Perhaps the difference between parody tweeter and privileged twit would have been more pronounced if Dickinson’s account had surfaced any other week. Mainstream news has been dominated lately by stories lamenting “bro culture” — a term that used to be found solely on feminist blogs — everywhere from Silicon Valley to the U.S. military to the financial sector to pockets of academia. Last week, National Journal published an examination of the military’s fratty atmosphere under the headline “How the Military’s 'Bro' Culture Turns Women Into Targets”; and in Sunday’s New York Times, reporter Jodi Kantor examined Harvard Business School’s attempt to de-bro itself. Also over the weekend, at a TechCrunch-sponsored hackathon, two “grinning Australian dudes” got onstage and pitched a “joke” app called Titstare. (Yeah, it’s exactly what it sounds like.) “It's as if,” wrote the Atlantic Wire, “the brogrammers seen here didn't know their audience wasn't all bros like them.”

“Bro” once meant something specific: a self-absorbed young white guy in board shorts with a taste for cheap beer. But it’s become a shorthand for the sort of privileged ignorance that thrives in groups dominated by wealthy, white, straight men. “Bro” is convenient because describing a professional or social dynamic as “overly white, straight, and male” seems both too politically charged and too general; instead, “bro” conjures a particular type of dude who operates socially by excluding those who are different.

Why would good progressives deliberately invoke an obviously sexist remnant of white male privilege and unashamed patriarchy? But the Hosurance adds are even odder, if that's possible. Where are all the admonitions about the dangers of rape culture and unchecked testosterone? Instead, we get the suggestion that unbridled male sexuality isn't actually dangerous to women at all:

hosurance.jpg

Just met a random man on the street? Got insurance? OK - all you have to do now is worry about how you're going to get him betwixt the sheets.

Are the medical bills of young men so crushing a burden that not providing them with subsidized insurance is essentially a human rights violation? Is 'bro culture' a sick manifestation of sexist patriarchal hegemony, or just harmless fun? Do young women really live in a world where the biggest risk from having sex with total strangers is who will cover the cost of birth control?

We are so confused. It's almost as though these folks don't really believe in their own dogma.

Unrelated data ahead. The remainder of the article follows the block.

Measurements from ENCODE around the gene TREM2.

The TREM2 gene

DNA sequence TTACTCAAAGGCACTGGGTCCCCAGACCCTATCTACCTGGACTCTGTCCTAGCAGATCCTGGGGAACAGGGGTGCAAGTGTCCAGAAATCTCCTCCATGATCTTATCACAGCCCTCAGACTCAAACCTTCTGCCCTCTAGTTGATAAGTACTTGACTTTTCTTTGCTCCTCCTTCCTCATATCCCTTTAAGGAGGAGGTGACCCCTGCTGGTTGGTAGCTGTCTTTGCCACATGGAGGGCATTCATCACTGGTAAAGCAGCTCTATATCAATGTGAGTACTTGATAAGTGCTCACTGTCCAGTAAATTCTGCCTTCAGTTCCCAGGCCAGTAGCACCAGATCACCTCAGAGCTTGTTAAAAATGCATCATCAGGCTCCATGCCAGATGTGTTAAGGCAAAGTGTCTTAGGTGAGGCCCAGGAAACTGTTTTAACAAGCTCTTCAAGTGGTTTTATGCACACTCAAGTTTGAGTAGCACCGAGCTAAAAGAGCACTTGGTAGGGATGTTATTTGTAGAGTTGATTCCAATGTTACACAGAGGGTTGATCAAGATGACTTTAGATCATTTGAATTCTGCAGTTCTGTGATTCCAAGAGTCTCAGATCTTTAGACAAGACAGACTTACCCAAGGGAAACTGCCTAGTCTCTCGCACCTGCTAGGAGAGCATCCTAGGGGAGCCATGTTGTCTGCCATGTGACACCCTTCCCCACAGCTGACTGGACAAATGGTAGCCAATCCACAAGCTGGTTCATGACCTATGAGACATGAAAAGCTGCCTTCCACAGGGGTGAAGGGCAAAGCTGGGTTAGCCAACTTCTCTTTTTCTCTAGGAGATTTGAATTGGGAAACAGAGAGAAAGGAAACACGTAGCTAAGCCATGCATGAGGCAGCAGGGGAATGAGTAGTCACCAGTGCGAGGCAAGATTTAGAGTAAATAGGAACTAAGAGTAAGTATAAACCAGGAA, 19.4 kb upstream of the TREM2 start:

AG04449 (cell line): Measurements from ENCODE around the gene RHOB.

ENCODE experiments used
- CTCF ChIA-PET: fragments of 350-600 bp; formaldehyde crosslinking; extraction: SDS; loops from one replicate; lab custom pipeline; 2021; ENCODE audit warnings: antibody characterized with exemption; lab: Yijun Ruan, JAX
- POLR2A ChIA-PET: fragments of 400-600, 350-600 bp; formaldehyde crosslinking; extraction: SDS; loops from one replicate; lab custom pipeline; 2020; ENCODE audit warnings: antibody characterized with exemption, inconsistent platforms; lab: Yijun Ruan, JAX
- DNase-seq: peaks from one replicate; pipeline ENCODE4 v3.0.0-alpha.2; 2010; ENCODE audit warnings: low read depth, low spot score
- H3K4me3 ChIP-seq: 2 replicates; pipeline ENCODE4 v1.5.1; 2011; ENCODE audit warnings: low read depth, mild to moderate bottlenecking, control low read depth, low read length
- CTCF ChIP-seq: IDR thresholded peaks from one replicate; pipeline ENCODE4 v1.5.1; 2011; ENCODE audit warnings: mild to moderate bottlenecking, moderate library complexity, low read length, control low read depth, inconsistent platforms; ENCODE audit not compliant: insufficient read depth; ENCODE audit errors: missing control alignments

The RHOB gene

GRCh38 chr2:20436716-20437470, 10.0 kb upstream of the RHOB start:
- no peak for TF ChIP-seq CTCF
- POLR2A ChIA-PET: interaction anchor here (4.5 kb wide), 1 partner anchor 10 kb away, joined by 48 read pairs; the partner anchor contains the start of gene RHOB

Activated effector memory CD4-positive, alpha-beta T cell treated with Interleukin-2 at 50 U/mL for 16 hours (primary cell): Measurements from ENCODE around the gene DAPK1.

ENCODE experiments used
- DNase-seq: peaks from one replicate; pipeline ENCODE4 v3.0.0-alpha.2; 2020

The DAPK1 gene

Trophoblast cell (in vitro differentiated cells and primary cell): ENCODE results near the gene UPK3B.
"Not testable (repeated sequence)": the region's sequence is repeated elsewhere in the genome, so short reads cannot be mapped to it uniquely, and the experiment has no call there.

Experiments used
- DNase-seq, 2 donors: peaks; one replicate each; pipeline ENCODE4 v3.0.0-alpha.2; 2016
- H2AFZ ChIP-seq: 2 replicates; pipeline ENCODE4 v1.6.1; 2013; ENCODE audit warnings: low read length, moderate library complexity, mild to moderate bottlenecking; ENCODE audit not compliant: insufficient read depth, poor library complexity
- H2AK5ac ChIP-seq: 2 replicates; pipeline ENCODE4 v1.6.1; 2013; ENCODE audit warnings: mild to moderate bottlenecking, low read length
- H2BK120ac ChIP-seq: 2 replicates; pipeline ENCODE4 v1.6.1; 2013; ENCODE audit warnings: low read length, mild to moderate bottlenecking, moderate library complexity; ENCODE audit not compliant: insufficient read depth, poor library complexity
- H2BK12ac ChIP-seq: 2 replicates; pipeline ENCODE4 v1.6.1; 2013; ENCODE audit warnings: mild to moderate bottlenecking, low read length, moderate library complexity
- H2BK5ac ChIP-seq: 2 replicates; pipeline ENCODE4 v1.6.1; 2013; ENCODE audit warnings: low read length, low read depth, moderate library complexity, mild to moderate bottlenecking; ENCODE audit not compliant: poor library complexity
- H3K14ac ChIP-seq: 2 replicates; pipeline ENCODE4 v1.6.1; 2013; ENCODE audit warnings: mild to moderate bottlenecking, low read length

Posted by Cassandra at November 13, 2013 11:34 PM

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Comments

It's amazing how much contempt they have for their audience. It's not just that the authors of these posters think their audience will find these images appealing -- that they will identify with the people in them -- that they probably speak poorly -- that they have no moral standards at all.

It's also that they think their audience is so stupid that they won't be able to recognize a bad deal when they see one. "Free birth control! That's totally worth a few hundred dollars a month!"

Posted by: Grim at November 14, 2013 01:30 PM

It's also that they think their audience is so stupid that they won't be able to recognize a bad deal when they see one.

Judging from the results of the past two presidential elections, that may not actually be a bad assumption :p

No matter how many people pointed out that Obama had never actually done anything close to the job he was applying for (or how many people pointed out his "lawyerly" phrasing and frankly unbelievable promises - heal the oceans, anyone???), few of them seem to have been able to recognize that he was offering them a pretty bad deal.

Posted by: Cassandra at November 14, 2013 01:54 PM

Perhaps some of their contempt for their audience is warranted, you mean? :)

Posted by: Grim at November 14, 2013 02:45 PM

Certainly it's not new, and it may also be justified.

Posted by: Cassandra at November 14, 2013 03:51 PM

I'm just glad that when the VES sees shite like that she cocks her head to one side like a confused dog and says, "Ewww! No thank you!"
0>;~}

Posted by: DL Sly at November 14, 2013 04:46 PM

Wait, I thought the moral imperative for universal health coverage was ensuring that no one would be faced with bankruptcy if they got cancer? The real problem was $10/month birth control?

Oh, never mind.

Posted by: Texan99 at November 15, 2013 01:42 AM

I prefer to focus on the glaring reality of Obummercare failing miserably, and publicly. My kids are in their early twenties, and they are extremely aware what a hugely bad deal this is for them. I predict w/ confidence that the 'youth vote' will be depressed in 2014.

Posted by: CAPT Mike at November 16, 2013 01:27 AM

"It's almost as though these folks don't really believe in their own dogma." Of course they don't believe in their own dogma. Dogma is the stuff of control of the little people. The educated intelligentsia don't believe in dogma, they write it. They know it's about power and that's what they seek. Dogma, to them, is for the little people.

Note, to me dogma is a religious concept, stating the basic truths of a religion, what they truly believe. This use of the term for the left has some truth to it, to the extent that secular humanism really is a religious belief.

Posted by: DaveJ at November 17, 2013 09:46 PM